Goldman portfolio strategists Peter Oppenheimer and Matthieu Walterspiler are out with a doozy of report, basically presenting a big bullish case for stocks, relative to bonds.
Undoubtedly this is going to be the story of the day, and will be discussed quite heavily.
The report is titled The Long Good Buy; the Case for Equities, and it essentially makes an equity-risk premium argument that stocks are just impossibly cheap relative to bonds, and that the scenario currently being priced into the markets is just unrealistically negative… even with the bug runup in stocks since early 2009.
This piece of history that Oppenheimer and Walterspiler present offers the backbone of the case:
In 1956, George Ross Goobey, the general manager of the Imperial Tobacco pension fund in the UK made a controversial speech to the Association of Superannuation and Pension Funds (ASPF) arguing the merits of investing in equities to generate inflation linked growth for pension funds. He became famous for allocating the entirety of the funds investments to equities, a move
that is often associated with the start of the so-called ‘cult of the equity’.
Prior to this, equities were largely seen as volatile assets that achieved lower risk adjusted returns than government bonds and, consequently, required a higher yield. As more institutions warmed to the idea of shifting funds into equities, partly as a hedge against inflation, the yield on equities declined and the so-called ‘reverse yield gap’ was born. This refers to the fall in dividend yields to below government bond yields; a pattern that has continued, in most developed economies, until recently.
In his speech to the ASPF, Ross Goobey talked about the long-run historical evidence that the ex-post equity risk premium was positive and that investors ignored this at their own peril.
Photo: Goldman Sachs
The long-run performance of equities was much greater than for bonds having adjusted for inflation. As he said: ‘I know that people will say: ‘Well, things are never going to be the same again’, but … it has happened again, and again. I say to you that my views are that it is still going to happen yet again even though it may not be the steep rises which we have had in the past.’ Over the 50 years that followed Mr. Ross Goobey’s pitch, his predictions proved very successful. The annualized real return to US equities (as a proxy) between 1956 and 2000 were 7.4%.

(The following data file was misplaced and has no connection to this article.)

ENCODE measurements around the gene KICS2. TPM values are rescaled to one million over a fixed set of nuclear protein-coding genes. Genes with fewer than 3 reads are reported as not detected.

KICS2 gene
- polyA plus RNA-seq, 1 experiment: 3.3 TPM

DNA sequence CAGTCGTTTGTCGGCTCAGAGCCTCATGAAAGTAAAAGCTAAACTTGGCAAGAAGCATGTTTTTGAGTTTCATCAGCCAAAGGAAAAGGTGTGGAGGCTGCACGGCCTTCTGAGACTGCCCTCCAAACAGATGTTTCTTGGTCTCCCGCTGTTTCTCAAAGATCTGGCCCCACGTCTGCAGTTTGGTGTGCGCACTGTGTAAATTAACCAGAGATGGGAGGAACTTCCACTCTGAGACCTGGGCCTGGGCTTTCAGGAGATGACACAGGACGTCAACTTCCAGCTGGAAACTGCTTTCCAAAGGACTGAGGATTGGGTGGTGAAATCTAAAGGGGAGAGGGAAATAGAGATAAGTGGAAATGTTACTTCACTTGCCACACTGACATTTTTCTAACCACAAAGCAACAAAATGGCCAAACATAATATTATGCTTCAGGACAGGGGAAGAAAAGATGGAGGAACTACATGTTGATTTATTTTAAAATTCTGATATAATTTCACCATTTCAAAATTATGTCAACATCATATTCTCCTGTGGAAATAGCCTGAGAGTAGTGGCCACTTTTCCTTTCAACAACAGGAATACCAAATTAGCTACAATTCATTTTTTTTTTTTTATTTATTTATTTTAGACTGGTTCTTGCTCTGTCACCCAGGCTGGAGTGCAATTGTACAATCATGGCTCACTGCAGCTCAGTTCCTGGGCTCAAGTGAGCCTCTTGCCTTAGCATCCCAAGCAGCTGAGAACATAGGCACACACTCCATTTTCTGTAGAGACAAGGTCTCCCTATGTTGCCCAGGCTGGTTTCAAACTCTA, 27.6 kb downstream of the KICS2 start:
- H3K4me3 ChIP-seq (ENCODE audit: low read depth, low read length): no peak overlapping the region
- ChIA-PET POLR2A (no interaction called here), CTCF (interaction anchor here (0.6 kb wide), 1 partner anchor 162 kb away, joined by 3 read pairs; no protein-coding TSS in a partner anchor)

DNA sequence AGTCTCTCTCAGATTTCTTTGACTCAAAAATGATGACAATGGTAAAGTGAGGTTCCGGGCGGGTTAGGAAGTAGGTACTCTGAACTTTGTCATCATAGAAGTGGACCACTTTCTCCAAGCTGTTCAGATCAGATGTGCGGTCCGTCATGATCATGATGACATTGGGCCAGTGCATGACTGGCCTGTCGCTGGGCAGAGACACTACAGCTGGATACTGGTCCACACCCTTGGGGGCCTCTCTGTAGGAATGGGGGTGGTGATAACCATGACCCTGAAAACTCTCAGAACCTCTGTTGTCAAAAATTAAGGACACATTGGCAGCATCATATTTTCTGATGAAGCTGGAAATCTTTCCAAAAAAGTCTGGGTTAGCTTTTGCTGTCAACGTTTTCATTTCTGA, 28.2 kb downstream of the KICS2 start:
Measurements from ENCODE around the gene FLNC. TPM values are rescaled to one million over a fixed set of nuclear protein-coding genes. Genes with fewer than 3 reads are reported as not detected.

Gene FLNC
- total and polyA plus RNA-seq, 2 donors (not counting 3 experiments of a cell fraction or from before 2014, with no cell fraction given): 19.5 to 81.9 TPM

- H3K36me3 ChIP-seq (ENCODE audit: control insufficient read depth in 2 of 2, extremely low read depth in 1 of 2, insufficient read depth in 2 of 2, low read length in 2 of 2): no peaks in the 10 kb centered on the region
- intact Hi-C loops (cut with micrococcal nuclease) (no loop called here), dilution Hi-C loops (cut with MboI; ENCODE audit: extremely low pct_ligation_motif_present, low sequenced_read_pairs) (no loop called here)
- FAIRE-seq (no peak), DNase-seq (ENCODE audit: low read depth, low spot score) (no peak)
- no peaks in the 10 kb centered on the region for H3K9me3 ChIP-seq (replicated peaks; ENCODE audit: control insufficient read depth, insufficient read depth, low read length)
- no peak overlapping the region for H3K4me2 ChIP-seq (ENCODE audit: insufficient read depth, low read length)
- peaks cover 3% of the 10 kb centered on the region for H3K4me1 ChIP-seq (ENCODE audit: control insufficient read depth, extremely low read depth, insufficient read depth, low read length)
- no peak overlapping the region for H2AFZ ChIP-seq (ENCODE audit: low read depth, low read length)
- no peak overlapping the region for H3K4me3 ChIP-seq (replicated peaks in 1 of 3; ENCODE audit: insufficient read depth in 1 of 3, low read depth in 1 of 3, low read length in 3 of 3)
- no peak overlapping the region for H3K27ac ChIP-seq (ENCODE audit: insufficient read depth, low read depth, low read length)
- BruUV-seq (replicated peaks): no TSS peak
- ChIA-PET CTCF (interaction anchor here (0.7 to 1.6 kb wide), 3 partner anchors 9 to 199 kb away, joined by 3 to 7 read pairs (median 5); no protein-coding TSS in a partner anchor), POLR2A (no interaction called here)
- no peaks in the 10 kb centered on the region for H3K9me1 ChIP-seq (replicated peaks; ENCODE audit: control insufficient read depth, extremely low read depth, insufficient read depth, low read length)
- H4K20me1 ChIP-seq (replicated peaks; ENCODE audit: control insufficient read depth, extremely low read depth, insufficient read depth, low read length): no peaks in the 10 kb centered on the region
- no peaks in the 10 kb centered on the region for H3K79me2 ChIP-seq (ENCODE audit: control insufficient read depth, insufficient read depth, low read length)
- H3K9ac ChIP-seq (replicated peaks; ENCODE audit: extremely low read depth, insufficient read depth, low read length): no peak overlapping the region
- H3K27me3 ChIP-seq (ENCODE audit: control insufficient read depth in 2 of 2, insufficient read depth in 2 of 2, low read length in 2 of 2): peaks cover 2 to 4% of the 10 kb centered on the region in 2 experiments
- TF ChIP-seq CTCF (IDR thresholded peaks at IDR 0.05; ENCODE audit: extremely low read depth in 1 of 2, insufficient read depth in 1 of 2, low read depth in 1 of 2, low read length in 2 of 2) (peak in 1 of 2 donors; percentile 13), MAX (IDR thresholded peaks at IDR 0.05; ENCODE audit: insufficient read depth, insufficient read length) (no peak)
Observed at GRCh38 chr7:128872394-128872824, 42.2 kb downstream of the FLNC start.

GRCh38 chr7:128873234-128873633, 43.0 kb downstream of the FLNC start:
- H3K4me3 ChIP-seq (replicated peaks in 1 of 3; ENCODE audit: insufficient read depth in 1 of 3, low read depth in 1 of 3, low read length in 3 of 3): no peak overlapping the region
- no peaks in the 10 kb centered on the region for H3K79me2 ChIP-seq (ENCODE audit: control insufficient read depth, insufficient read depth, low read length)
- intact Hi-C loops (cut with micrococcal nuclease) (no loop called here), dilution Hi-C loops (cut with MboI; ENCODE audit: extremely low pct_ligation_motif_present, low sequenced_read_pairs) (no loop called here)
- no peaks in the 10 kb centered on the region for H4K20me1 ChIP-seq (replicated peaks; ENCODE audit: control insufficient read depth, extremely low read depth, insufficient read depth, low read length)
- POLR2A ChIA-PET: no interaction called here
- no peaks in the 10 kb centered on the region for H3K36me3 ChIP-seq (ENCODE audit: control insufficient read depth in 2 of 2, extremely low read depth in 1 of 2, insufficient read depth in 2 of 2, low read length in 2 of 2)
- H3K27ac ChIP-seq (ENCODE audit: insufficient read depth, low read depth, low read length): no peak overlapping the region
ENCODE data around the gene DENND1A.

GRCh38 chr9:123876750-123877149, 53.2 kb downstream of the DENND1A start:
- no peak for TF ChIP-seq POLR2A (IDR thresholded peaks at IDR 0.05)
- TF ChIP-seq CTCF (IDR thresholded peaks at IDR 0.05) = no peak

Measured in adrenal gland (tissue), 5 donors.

But things have changed since the start of this century and the collapse of equity markets following the bursting of the technology bubble. In this post bubble world valuations fell from unrealistically high levels. But the decline of equity markets continued well after most equity markets returned to more
‘normal’ valuations. The onset of the credit crunch, and the deleveraging of balance sheets in many developed economies that followed this have punctured the confidence that once surrounded equities, and the pre-1960s scepticism about equity returns has returned. Dividend yields are once again above bond yields and both historical, and expected future returns have collapsed.
Exhibit 3 shows the ex-post equity risk premium in the US achieved from different starting dates. Seen against the long-run history, the experience post 2000 has been dismal.
Photo: Goldman Sachs
This argument is just the tip of the iceberg, but after about 40 pages of analysis and 76 charts, the argument boils down to:
The prospects for future returns in equities relative to bonds are as good as they have been in a generation.
UPDATE: It’s worth adding that this case isn’t just about relative valuation between stocks and bonds.
There’s also a compelling growth case made in the report.
As you can see in this chart, the coming decade will be the best decade for growth since 1980, and better than any decade up until 1950.
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